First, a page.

This is just MY opinion here and how i have to live MY recovery. I have a hard time with the word "disease" on addiction. It doesnt matter to me as the bottom line for me is i am an addict in recovery. Labeling it a disease doesnt change that. What it does allow for me is a road to excuses This is how my brain is wired. My addiction isnt lying to me tonight and hopefully it doesnt tomorrow. For those of us who dont wrap ourselves around the word disease we arent at any greater risk for relapse than the ones who do call it a disease. I work my recovery the moment my feet hit the ground in the morning. As i said in the beginning, this is only MY opinion,
Whether it is actually disease or addiction is kinda', sorta' a moot point - with much room for opinion/debate
The important thing is, and the only thing that really matters, is where, why, how, each and every individual draws personal strength to enable recovery (i.e., dominosarah, gnarly_1, meegWpay, etc, etc.)
My Mother called it a "disease", my Son called it an "addiction" - They Both died from overdose/overuse of Their "drug of choice"
I am thankful and deeply moved by all who find Their path(s) to recovery
I had the same dilemma, however I always recognized my addictive personality before I even got hooked into pills in my 30s. I have alcoholics on both sides of my family which likely 90% of addicts have addiction in their immediate family. It's a disease but we are not sick and hopeless, it's a disease we have the power to control when we surrender and admit we cannot manage our lives like some recreational users do. Being clean is a great life once you clear that first hurdle, I mean can you really imagine going through the rest of your life trying to feed your addiction, I would rather die now than be a slave forever. Read the 12 steps and the CBT translations of them to gain more insight. We might have a disease however it's nothing to be ashamed of, I couldn't believe the kind of extremely successful people I met in treatment, I was there with a world class comedian, two actors, a doctor, a international lawyer, a university professor, a retired CEO of a major pharma, a multi-millionaire who is in the music industry, I was absolutely floored how so many people you think have everything straightened out still suffer from addiction. I am not some rich person either who went to Beverly Hills for treatment, just a normal dude who needed help.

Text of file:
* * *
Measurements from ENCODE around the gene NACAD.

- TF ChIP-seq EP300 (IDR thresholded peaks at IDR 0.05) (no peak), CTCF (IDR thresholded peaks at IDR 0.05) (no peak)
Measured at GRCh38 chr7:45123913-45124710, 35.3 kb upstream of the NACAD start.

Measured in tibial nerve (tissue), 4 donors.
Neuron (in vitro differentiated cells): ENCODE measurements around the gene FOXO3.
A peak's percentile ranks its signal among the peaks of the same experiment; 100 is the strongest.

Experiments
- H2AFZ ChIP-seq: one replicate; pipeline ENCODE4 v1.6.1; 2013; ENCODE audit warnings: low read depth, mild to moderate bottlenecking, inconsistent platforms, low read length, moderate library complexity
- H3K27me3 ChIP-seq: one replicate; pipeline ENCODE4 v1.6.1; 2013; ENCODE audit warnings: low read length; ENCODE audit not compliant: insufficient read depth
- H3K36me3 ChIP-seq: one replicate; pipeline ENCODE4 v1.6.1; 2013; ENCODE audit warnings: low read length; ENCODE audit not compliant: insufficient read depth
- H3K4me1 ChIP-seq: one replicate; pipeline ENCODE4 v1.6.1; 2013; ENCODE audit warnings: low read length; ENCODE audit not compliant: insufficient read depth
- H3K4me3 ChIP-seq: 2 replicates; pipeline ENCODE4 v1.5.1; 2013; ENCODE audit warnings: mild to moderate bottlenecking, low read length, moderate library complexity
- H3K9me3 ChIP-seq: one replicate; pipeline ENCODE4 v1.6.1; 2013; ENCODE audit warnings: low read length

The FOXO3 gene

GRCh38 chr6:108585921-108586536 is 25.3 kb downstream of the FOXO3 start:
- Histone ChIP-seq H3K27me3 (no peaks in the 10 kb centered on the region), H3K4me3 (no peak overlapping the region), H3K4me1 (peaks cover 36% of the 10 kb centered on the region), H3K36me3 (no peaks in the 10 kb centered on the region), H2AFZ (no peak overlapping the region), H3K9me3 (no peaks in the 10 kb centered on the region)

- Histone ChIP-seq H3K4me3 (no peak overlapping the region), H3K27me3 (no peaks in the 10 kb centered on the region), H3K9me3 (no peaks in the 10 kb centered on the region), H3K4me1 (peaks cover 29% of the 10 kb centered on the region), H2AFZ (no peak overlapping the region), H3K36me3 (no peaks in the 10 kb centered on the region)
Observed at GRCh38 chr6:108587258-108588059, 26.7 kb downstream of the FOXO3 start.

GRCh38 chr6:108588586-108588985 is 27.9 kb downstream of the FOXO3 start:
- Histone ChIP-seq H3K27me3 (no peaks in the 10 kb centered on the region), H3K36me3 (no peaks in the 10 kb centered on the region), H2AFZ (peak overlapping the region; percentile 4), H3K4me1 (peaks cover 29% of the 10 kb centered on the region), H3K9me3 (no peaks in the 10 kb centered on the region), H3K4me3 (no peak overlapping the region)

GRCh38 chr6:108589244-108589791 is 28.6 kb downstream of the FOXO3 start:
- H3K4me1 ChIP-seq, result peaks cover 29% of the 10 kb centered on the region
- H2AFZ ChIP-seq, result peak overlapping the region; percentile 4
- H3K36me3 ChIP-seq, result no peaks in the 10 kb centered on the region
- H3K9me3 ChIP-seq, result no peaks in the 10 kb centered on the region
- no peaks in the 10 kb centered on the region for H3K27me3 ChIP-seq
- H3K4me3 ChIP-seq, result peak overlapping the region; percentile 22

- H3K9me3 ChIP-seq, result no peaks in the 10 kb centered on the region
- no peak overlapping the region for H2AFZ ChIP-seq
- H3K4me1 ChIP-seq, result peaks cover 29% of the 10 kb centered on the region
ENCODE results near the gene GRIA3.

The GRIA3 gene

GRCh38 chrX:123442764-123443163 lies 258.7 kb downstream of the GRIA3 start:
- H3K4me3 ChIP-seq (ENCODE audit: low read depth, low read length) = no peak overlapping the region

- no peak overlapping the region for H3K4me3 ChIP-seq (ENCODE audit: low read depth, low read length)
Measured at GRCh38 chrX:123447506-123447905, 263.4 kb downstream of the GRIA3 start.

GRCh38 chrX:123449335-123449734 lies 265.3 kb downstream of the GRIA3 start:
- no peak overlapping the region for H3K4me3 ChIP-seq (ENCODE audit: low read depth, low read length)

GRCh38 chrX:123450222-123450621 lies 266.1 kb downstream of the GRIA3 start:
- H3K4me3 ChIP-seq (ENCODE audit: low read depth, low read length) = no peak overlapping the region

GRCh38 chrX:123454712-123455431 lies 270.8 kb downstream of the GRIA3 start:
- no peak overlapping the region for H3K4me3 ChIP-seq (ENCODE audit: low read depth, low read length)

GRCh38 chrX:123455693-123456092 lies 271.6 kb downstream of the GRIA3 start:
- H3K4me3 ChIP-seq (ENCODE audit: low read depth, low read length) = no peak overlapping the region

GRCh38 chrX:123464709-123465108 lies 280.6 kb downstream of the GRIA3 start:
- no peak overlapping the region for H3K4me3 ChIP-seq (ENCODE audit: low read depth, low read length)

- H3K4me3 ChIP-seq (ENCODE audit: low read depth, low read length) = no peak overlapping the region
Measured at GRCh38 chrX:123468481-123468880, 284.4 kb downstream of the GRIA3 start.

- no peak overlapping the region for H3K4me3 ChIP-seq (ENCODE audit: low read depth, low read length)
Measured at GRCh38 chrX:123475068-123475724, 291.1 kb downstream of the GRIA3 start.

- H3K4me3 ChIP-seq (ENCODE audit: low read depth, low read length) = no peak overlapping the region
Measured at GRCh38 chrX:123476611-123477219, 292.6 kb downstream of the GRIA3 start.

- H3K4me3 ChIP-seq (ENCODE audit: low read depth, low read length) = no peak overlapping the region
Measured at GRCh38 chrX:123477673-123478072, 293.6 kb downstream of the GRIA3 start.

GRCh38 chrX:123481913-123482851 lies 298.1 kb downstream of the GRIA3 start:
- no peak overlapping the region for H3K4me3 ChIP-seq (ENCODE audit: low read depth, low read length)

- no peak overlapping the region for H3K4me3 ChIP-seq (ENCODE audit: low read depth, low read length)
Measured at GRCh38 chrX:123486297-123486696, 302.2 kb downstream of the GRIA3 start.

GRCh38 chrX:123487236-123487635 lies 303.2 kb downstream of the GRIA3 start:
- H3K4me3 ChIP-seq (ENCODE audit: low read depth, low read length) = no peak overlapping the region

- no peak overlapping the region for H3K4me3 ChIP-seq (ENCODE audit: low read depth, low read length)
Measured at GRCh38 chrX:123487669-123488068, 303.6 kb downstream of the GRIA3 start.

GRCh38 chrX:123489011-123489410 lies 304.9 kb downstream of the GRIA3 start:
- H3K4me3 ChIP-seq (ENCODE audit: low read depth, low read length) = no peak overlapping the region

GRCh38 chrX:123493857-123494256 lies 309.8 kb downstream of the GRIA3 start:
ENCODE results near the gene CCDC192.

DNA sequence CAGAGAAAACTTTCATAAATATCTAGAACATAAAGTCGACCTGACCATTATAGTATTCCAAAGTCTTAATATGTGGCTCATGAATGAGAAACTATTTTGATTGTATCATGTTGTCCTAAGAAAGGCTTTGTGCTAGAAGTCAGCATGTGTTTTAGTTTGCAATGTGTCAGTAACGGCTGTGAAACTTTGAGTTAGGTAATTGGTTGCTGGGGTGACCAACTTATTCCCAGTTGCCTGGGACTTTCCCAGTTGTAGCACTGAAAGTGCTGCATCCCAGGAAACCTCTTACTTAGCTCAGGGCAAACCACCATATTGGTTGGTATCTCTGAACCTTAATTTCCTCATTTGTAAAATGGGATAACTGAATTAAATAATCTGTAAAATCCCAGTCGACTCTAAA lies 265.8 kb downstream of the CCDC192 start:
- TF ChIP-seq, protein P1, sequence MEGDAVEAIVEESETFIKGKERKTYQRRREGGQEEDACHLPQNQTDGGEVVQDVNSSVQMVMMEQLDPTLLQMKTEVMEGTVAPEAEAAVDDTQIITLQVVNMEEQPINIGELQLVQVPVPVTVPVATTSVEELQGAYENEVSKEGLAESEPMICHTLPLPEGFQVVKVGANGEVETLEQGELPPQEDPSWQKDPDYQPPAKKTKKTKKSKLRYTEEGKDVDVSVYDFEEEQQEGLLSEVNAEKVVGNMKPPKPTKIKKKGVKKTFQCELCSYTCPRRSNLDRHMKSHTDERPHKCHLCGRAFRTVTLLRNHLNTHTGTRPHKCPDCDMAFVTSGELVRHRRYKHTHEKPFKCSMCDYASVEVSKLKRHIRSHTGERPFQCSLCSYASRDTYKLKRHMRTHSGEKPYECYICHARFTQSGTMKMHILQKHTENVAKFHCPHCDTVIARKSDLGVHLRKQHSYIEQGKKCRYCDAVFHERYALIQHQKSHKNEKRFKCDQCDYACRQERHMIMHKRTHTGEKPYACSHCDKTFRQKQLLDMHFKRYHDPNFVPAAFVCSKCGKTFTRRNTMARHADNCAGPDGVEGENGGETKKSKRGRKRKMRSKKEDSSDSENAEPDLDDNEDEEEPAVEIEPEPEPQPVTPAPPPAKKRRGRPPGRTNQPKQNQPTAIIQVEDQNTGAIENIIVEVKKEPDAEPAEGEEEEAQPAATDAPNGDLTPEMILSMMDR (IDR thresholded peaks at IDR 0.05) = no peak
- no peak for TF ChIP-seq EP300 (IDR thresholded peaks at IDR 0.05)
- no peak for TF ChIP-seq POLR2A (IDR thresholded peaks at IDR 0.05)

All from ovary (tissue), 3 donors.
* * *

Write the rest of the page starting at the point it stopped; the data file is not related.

I definitely think that addicts are "wired" differently, without a doubt. There are good and bad consequences with the labeling of addiction as a disease.
The bad...addicts don't need much to come up with an excuse to use, or to keep using. If an addict runs with the "disease" concept, they can easily talk themselves into using based on the fact that they "have a disease and cannot help it." That's simply NOT true. While addicts may be cut from a different cloth, they are still 100% responsible for their choices and decisions along the way. Just like someone with depression or anxiety. Can they HELP that they are inflicted with that disorder? Of course not. But, does it give them the right to treat their loved ones horribly, being angry, miserable, and lashing out (common)? Of course not! An addict cannot help that they're an addict but they CAN help how they choose to address that.
As for the good...one of the best aspects of addiction being officially labeled as a disease, recognized with diagnostic codes, is that there is a LOT more help out there for people. It also means that insurance is covering a lot of treatment modalities it didn't before. The world of addiction treatment has GREATLY improved over the last decade. It still has loads of room for improvement, but it's a far cry from what it was. Before, an addict's options were few, with really one of the only treatment options being inpatient rehab. Now, a person can go about their recovery in a multitude of different ways.